Ibo woman's woven wrapper, Akwete, West Africa
This hand-woven cloth is part of a collection of West African textiles, spindles, hand spun yarn and a thorn carving, collected by Dr C. Marion Petrie. Dr Petrie was an employee of the British Colonial Service in Nigeria and Ghana, in West Africa, between 1957 and 1966.
The cloth was woven by an Ibo woman in Akwete during the 1950's or 1960's, using a women's vertical loom with a continuous warp. It consists largely of cotton, the most commonly used material in Akwete weavings, and is decorated with rayon supplementary weft patterning, which is a distinguishing feature of Ibo Akwete weaving. While all cotton used in Akwete weaving was once hand spun and hand dyed by women, today imported dyed yarns are more common, as reflected in this cloth. Cloths like this were mainly worn by Ibo women as wrappers.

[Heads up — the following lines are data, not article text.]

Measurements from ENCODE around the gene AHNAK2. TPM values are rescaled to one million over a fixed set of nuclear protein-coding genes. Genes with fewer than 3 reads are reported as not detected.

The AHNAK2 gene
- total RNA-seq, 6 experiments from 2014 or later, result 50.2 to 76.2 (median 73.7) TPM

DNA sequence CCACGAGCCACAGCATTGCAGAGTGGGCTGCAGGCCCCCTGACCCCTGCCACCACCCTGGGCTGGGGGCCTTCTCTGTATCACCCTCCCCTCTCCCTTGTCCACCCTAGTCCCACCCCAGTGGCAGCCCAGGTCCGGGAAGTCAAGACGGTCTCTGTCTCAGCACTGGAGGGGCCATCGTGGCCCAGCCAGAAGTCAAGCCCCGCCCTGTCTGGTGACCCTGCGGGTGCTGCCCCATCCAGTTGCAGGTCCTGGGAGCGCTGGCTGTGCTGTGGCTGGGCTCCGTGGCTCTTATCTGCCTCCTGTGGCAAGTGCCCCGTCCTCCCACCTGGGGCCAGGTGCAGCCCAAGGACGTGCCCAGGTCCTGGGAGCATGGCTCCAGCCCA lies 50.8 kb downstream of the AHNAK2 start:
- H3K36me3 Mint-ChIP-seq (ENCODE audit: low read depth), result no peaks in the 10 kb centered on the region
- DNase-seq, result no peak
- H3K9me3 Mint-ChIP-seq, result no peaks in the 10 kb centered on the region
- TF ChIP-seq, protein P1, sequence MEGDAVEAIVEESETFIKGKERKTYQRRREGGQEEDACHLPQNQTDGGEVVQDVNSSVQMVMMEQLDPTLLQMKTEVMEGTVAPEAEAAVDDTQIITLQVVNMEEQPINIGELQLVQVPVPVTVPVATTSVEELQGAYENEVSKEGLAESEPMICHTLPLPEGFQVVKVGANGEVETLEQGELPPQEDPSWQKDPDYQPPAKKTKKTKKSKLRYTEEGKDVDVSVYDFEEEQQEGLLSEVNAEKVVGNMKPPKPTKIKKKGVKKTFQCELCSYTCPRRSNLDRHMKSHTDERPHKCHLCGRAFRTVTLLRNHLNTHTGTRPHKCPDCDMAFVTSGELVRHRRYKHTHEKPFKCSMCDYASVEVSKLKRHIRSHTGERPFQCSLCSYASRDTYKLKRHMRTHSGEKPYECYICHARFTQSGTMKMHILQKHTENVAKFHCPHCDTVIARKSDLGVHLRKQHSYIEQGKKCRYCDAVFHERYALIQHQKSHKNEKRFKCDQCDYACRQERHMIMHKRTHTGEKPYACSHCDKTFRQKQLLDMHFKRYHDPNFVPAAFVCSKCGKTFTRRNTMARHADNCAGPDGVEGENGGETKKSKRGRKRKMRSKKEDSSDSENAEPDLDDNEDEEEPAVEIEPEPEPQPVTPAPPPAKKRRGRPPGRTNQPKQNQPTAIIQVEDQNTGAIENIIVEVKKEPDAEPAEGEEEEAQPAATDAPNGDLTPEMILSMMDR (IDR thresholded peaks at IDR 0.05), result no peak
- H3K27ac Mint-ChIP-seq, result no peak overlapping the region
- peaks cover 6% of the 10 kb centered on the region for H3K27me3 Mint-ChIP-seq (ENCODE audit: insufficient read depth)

Akwete weaving is a form of textile production not practiced elsewhere in Africa. During the mid 1900s, weaving in Akwete shifted from being a part time occupation for some women, to being a full time occupation for the majority of women. Consequently, girls are taught how to weave Akwete cloths like this from a very young age .